° Maturity and sound temperament: to have an awareness and understanding of people and a sense of fairness.
° Sound judgement: to be able to think logically, weigh arguments and reach a sound decision.
° Commitment and reliability: to be committed to serving the community, willing to undergo training and to be in sufficiently good health to undertake your duties on a regular basis.
You have to be over 18 and under 65.
Magistrates must retire at 70 and are normally expected to serve for at least 5 years.
HealthYou need to be able to hear clearly, with or without a hearing aid, to listen to a case.
You also need to be able to sit and concentrate for long periods of time.
You need to show you’ve got the right personal qualities, eg that you are:
- aware of social issues
- mature, understand people and have a sense of fairness
- reliable and committed to serving the community
- understand documents, follow evidence and communicate effectively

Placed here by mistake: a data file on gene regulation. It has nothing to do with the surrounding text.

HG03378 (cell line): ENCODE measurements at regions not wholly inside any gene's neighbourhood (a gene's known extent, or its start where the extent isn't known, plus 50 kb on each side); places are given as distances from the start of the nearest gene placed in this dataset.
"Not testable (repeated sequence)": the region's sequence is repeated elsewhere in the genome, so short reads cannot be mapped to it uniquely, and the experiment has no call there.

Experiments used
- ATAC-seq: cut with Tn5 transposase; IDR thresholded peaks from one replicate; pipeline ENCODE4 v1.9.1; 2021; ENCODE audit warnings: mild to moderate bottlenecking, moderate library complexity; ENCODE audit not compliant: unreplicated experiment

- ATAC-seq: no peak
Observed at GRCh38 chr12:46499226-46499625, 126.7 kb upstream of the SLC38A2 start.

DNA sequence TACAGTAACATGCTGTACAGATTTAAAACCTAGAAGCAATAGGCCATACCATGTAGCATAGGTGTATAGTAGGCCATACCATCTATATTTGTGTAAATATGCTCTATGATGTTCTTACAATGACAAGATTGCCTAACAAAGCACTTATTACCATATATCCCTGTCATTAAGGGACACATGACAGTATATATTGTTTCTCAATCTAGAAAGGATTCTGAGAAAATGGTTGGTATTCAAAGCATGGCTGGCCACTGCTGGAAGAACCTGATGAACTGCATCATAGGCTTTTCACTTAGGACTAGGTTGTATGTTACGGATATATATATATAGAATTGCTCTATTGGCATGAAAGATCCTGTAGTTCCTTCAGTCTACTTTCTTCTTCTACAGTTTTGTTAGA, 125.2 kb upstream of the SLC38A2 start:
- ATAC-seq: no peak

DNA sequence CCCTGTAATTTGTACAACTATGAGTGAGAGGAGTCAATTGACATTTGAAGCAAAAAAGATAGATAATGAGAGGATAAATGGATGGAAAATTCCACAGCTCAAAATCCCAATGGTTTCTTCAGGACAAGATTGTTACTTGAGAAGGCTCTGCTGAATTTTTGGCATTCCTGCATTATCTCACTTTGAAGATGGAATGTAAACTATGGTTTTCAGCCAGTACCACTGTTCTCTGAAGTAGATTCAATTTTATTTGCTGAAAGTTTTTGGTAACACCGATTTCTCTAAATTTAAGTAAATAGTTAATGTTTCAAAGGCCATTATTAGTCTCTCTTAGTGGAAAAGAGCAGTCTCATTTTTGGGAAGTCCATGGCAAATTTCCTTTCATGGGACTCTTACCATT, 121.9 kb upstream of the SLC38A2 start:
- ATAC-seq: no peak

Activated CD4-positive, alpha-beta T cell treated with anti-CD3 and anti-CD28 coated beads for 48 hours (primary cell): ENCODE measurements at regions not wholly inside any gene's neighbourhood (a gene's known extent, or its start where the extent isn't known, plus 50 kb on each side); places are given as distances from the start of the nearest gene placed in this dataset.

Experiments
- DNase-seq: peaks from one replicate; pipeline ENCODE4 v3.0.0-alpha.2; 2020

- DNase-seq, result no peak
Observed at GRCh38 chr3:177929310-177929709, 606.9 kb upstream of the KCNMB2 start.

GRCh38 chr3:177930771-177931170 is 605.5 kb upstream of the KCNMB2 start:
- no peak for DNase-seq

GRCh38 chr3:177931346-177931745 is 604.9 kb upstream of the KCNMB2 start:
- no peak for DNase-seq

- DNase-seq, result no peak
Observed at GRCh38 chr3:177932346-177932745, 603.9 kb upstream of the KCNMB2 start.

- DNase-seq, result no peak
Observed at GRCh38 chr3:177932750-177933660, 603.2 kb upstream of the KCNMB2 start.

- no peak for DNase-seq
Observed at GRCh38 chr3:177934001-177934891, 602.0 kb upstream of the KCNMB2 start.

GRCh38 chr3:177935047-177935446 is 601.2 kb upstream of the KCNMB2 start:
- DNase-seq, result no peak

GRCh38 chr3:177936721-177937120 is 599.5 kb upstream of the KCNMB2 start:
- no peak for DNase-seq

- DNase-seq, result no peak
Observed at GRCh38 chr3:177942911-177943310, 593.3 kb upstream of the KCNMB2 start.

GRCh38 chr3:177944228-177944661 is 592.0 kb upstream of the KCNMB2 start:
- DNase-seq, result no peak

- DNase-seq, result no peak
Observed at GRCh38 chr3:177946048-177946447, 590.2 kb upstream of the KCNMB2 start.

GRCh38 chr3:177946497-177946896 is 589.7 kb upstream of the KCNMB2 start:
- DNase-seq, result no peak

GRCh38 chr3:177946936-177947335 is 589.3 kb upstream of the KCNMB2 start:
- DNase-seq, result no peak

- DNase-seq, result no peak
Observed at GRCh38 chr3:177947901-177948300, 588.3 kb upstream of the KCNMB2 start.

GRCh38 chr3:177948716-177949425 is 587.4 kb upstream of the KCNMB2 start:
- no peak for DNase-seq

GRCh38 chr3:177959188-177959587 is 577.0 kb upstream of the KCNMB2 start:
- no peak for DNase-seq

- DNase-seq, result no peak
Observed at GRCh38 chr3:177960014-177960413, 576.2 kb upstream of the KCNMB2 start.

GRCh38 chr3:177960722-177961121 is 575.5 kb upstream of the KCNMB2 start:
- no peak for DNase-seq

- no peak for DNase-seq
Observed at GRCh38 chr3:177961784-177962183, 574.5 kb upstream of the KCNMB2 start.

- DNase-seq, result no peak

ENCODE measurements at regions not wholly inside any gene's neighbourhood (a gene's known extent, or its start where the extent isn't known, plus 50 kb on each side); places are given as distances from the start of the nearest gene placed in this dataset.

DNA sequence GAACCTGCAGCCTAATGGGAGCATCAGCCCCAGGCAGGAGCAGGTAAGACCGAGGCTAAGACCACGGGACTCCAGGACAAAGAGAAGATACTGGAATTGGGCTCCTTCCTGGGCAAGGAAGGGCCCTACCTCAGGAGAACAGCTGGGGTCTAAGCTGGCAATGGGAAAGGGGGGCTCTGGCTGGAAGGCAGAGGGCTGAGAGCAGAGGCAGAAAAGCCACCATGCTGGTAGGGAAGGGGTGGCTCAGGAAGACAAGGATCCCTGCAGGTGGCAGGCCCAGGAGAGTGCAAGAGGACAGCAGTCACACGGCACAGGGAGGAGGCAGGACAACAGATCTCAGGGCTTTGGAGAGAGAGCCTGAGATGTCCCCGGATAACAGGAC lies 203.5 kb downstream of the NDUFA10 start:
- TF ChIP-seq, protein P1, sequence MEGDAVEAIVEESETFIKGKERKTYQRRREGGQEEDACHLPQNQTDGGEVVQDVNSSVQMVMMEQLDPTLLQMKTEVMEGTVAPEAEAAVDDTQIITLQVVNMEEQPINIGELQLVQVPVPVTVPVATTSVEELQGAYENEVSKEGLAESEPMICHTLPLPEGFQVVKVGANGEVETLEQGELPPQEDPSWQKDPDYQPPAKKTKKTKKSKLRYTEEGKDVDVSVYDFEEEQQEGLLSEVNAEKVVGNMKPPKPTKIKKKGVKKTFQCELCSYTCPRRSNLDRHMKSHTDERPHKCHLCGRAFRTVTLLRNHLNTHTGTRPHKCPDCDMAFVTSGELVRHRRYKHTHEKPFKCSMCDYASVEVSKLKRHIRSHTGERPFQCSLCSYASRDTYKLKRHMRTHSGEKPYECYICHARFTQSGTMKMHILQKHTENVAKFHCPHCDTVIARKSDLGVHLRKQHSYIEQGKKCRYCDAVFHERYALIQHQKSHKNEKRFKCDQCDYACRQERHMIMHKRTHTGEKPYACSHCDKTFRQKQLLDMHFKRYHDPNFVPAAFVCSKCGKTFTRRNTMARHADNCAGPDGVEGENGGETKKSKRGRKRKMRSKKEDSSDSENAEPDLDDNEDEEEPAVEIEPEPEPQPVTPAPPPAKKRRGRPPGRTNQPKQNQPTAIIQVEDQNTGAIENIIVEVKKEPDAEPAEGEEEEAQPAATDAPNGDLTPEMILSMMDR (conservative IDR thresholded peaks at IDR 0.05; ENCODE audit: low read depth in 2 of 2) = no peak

- think logically, weigh up arguments and reach a fair decision
Good characterIt’s unlikely you’ll be taken on if you have been:
- found guilty of a serious crime
- found guilty of a number of minor offences
- banned from driving in the past 5 to 10 years
- declared bankrupt
Conflicts of interestYou can’t be a magistrate if you work in one of a small number of jobs where there could be a conflict of interest - eg if you are a police officer.
Time off for magistrate duties
You will need to be in court for at least 13 days, or 26 half-days, a year.
Discuss with your employer how you will balance your work and magistrate duties.